Born in 1983, I fall somewhere at the borderline of the millennials (said to have been born between 1982 and 2004) and the older generations. This affords me the advantage of being able to bad mouth my generation-mates when in the mood for it, and also identify completely with them on matters the older and stodgy folk do not understand. In truth, if I examine my life honestly, I am more a child of the millennial age than I would like to admit; I swing between the extremities of its bad and good sides.
I am 34 and not married. I have quit good jobs because they completely lacked in meaningfulness and fulfillment. I do not subscribe to a prescribed God figure and organized religion. My views and practices on femininity are drastically different from views held by my mothers and aunts. I am open to and accept different orientations of family and sexuality. I have no children. I am enthralled by the philosophy of disruption, the tearing apart of a system to put together a much better one. I do not police anyone or waste my time judging them. Yes, in a way I am all about Me, Me, Me (as the 2013 Time magazine cover story put it). My friends are for the most part similar. Some take it a step further and still live with their parents yet are in their mid-thirties.
Perhaps the two major areas that I have seen myself differ from my own parents is in the orientation and understanding of relationships and work. My mother married straight out of college, with no dithering about who or what or where. I think they were open to marrying the first person that turned up, because marriage as an end to itself was the goal. My friends and I on the other hand, have gone to the other extreme, we theorize marriage, we examine it, we seek to understand its essence, and we do this while kissing all the frogs in the pond. But we have been doing it so long that we have ended up where we started! We have observed bad, violent and ugly marriages and probably unconsciously vowed to wait until we find partners that we have genuine resonance and purpose with.
The word purpose comes up again in the pursuit of our careers. My father worked all his life as a civil servant, starting from a junior ranking administrator to a top civil servant, a span of time that took more than 30 years with the same employer. He observes me jumping from project to project, doing my consultancies and chasing my seemingly outlandish pursuits and wonders what gene pool I emerged from. But it is the search for purpose that really explains millennials, more than accusations of indiscipline, laziness or entitlement. Our search for purpose and reaching for the mundane goes hand in hand with the refusal to settle for the first thing that comes our way, simply because mummy or daddy or pastor or teacher said so.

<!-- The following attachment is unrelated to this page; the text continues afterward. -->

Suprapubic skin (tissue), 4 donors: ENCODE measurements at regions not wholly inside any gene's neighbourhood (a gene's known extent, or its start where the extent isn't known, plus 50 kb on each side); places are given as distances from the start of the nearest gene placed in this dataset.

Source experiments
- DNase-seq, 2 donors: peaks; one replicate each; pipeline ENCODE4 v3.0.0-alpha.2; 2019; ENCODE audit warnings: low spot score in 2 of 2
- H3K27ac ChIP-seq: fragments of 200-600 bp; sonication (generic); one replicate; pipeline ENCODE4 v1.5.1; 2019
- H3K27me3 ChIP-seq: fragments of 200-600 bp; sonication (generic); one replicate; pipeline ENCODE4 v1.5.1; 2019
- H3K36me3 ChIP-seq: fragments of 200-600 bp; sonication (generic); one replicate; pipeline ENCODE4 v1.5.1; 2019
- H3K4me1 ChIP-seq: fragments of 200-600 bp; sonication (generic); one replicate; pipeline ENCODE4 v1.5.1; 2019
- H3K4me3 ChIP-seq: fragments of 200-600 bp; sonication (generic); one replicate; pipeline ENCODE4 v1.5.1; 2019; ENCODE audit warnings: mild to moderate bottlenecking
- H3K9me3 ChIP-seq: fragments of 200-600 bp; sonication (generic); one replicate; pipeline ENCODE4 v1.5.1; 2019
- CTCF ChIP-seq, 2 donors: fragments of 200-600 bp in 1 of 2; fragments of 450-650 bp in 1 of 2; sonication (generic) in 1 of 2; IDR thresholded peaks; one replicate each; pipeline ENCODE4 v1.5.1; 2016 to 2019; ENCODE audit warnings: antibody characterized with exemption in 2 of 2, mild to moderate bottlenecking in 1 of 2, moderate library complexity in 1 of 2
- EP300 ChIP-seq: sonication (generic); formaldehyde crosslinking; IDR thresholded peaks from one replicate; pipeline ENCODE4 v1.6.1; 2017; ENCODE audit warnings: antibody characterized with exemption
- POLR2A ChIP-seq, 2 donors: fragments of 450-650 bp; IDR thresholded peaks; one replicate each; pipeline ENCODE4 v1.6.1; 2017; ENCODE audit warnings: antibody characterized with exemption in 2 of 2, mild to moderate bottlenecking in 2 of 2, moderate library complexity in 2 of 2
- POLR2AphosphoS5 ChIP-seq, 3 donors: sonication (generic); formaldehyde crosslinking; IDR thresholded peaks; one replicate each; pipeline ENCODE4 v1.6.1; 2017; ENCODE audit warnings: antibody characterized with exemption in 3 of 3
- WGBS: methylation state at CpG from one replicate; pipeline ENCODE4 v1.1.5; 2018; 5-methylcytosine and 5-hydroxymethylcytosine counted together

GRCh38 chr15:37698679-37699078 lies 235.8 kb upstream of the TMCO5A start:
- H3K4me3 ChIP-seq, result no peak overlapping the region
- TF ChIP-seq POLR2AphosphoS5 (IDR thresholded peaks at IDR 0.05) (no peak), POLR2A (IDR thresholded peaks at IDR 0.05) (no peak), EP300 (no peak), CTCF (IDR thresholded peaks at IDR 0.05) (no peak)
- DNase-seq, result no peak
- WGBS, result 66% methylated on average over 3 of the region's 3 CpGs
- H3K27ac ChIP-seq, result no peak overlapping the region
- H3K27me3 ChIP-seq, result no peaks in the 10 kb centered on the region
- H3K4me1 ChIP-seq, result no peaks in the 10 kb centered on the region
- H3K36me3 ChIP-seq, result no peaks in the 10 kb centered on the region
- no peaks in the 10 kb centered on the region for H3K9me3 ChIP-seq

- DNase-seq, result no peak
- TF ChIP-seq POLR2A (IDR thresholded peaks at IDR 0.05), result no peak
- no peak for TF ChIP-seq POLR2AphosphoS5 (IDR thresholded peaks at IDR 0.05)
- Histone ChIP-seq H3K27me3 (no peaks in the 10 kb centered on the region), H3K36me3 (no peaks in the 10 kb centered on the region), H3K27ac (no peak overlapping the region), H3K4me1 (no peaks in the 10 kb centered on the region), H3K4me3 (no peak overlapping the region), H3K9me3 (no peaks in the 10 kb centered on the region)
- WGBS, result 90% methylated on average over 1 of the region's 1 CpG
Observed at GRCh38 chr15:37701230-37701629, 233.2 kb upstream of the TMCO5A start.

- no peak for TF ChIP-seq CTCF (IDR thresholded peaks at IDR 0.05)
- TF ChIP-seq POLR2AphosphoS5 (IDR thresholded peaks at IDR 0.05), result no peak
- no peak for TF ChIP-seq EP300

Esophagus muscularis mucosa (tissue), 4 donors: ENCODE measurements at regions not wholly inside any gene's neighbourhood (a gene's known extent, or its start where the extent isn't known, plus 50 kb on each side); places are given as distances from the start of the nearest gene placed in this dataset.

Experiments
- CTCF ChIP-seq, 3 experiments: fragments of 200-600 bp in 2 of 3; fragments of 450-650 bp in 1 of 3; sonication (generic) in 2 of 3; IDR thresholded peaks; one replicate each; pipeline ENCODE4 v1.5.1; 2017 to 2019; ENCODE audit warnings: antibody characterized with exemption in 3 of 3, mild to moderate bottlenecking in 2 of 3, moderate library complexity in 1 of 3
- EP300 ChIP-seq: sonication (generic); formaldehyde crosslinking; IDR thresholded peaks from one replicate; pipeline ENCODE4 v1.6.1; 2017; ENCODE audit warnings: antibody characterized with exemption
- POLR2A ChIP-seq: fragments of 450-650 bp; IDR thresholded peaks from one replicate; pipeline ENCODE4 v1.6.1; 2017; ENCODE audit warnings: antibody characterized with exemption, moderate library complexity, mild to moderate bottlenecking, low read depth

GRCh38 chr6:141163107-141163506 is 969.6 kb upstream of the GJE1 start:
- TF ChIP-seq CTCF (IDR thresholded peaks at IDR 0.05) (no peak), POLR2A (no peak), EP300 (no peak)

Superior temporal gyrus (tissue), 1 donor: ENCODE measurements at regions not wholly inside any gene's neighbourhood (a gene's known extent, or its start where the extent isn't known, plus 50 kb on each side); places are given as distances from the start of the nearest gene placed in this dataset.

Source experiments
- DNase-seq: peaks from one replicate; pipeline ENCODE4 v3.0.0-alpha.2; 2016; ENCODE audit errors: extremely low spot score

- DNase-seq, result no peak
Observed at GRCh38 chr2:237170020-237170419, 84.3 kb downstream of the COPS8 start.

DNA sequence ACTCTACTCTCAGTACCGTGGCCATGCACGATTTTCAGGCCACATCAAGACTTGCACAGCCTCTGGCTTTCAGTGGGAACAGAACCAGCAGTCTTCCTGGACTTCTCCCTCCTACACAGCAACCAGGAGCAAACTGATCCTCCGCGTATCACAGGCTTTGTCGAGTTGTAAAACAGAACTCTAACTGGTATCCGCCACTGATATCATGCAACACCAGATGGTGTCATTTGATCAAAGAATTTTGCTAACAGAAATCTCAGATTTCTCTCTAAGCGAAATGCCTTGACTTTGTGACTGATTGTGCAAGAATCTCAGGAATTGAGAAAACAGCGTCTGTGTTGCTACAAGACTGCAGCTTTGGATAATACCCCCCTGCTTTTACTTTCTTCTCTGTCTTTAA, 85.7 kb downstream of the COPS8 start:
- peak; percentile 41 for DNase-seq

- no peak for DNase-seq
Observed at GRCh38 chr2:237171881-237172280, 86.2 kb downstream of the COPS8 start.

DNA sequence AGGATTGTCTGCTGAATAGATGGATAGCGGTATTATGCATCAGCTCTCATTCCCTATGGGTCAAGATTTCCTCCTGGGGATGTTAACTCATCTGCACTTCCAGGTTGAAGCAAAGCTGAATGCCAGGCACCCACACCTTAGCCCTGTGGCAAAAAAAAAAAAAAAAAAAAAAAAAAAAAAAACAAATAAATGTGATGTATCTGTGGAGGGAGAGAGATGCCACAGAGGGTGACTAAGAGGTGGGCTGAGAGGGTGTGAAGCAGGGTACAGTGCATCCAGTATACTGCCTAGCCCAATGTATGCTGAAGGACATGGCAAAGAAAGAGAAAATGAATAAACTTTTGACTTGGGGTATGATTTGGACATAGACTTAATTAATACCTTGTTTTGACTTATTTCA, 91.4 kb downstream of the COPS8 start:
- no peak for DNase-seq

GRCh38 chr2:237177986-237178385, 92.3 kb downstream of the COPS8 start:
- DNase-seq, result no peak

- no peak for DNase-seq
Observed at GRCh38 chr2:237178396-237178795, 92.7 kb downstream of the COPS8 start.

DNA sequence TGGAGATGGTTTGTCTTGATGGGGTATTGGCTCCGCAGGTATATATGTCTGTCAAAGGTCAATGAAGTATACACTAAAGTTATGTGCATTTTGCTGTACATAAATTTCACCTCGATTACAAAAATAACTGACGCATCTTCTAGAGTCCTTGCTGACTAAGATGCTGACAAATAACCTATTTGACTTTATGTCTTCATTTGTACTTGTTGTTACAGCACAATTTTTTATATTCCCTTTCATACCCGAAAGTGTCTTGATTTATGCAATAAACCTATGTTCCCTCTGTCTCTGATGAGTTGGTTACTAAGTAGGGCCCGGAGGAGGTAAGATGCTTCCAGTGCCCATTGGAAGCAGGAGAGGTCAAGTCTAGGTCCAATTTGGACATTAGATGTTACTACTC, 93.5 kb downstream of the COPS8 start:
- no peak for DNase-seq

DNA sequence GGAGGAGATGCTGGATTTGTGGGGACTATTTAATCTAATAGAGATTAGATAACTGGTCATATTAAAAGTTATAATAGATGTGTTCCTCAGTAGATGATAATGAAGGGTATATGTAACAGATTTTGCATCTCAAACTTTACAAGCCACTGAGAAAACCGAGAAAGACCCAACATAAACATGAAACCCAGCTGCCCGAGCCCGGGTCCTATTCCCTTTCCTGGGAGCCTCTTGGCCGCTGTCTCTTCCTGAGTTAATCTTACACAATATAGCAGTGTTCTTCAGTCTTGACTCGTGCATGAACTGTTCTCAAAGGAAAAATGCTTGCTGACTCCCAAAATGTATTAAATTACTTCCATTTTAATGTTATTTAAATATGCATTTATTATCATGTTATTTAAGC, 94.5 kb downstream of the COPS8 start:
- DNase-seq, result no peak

We are not shallow or vapid, we are immensely smart and inquisitive and given to higher musings and goals. We want things that make sense and matter strongly to us, even if they do not matter to the majority of the population. We are as idealistic as fu*k and we make no apologies for it. To the older generation that elevates family life and financial stability as ends to themselves, our ventures easily come across as whimsical. They are not traditionally ‘sensible’ and ‘stable’.
Our parents, directly in the frontlines of Westernization during colonialism and in the new independent state (my parents were taught by the white missionaries) never had the luxury of looking for this thing called purpose. They were the first generation to partake of the new social, political and economic system. Because their lives depended on how well they mastered it, they took it up with reverence and earnest. Everything the missionaries told them was packaged as truth, they were not encouraged to question a thing. Western religion and culture were deemed the only options to save them from their innate African savagery and it makes sense that they would cling on with such fervor and not have any doubts about the rich traditional world view they were throwing away.
And then we came along. While our parents attempted to force on us these same ‘truths’ and view of life and reality as fixed and sacrosanct, we were lucky to have some distance from the original purveyors of this foreign culture. This, the passing of time, and the opportunity to travel to other lands, enabled us to see the contradictions within it. We were able to heed the advice of the forgotten prophets who told us that our traditional ways were rich and meaningful. We were able to understand that the brainwashing and mental colonization was not conducive to us. We were able to see the cracks in the perfection of Western religion, education, lifestyle, economics, democracy and marriage that was handed down to us. And so as children of this generation, we have had the opportunity to critique and examine what was passed down to us as we sought out new models for how to live our own lives.
And so, we have become the generation that has been taking up the cultural decolonizing mission with zeal. We are the generation swagging up our vitenge’s into cool and funky styles; we are the generation that realized that making music in sheng was cooler than solemn English. We are the generation for whom natural hair is everything; that is dropping its English names; that is teaching our children (when we design to have them) vernacular languages; that will only eat traditional African foods (sausages and refined cereal cause cancer). We will even grow these traditional foods in our back yard. The generation that steals inspiration from every and all sources, cobbles together the incongruous and puts it forward as works of art and styles of living; post-modernism par excellence.